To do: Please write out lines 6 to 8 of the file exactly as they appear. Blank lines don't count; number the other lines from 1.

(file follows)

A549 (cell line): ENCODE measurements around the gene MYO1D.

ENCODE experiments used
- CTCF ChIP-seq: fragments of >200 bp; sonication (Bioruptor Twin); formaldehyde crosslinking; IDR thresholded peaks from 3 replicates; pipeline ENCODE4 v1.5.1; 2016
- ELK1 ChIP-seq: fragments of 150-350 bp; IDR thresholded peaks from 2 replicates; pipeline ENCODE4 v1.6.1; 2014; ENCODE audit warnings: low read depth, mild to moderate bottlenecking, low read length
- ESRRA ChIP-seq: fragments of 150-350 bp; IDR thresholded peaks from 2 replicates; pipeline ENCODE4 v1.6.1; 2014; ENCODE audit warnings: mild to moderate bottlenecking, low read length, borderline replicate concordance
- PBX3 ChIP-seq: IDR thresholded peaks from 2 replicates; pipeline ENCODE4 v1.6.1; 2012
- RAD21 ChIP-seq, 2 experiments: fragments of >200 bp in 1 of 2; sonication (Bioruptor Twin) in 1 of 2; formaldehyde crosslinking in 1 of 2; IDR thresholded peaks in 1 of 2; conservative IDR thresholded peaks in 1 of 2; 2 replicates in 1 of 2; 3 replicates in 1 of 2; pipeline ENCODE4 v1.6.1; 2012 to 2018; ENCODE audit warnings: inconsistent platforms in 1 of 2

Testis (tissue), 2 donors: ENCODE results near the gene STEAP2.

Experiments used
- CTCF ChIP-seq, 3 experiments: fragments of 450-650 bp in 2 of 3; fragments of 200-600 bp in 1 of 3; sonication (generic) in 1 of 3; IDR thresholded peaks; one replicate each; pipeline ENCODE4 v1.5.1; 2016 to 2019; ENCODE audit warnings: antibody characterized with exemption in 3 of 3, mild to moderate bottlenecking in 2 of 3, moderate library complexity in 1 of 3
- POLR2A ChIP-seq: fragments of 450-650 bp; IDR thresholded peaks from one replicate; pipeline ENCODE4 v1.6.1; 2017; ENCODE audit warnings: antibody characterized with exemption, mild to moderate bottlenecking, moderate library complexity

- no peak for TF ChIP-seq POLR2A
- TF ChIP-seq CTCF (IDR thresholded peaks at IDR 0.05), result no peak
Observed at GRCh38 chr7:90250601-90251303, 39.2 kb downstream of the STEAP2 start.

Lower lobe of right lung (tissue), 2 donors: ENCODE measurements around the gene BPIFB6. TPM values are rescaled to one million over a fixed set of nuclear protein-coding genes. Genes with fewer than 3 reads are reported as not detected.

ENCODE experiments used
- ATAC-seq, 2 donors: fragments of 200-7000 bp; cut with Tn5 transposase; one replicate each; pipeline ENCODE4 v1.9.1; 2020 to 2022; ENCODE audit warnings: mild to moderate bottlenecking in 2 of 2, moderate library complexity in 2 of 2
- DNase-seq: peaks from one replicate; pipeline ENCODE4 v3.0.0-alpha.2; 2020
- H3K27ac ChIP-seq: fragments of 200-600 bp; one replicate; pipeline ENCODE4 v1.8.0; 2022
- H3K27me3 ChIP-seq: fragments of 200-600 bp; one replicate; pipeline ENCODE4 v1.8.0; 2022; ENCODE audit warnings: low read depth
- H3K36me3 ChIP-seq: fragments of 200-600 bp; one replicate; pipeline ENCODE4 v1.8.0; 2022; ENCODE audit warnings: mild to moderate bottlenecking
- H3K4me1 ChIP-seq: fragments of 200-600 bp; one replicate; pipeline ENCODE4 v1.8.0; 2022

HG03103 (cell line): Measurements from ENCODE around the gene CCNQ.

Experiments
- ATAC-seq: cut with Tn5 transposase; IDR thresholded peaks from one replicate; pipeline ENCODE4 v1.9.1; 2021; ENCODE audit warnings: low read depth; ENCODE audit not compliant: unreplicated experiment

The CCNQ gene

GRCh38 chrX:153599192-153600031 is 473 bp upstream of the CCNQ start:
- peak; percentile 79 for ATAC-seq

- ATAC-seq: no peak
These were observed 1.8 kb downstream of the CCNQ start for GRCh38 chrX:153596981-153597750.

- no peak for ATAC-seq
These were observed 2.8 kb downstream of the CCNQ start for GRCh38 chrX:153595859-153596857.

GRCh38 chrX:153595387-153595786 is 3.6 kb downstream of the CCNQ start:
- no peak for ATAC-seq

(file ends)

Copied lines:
- PBX3 ChIP-seq: IDR thresholded peaks from 2 replicates; pipeline ENCODE4 v1.6.1; 2012
- RAD21 ChIP-seq, 2 experiments: fragments of >200 bp in 1 of 2; sonication (Bioruptor Twin) in 1 of 2; formaldehyde crosslinking in 1 of 2; IDR thresholded peaks in 1 of 2; conservative IDR thresholded peaks in 1 of 2; 2 replicates in 1 of 2; 3 replicates in 1 of 2; pipeline ENCODE4 v1.6.1; 2012 to 2018; ENCODE audit warnings: inconsistent platforms in 1 of 2

Testis (tissue), 2 donors: ENCODE results near the gene STEAP2.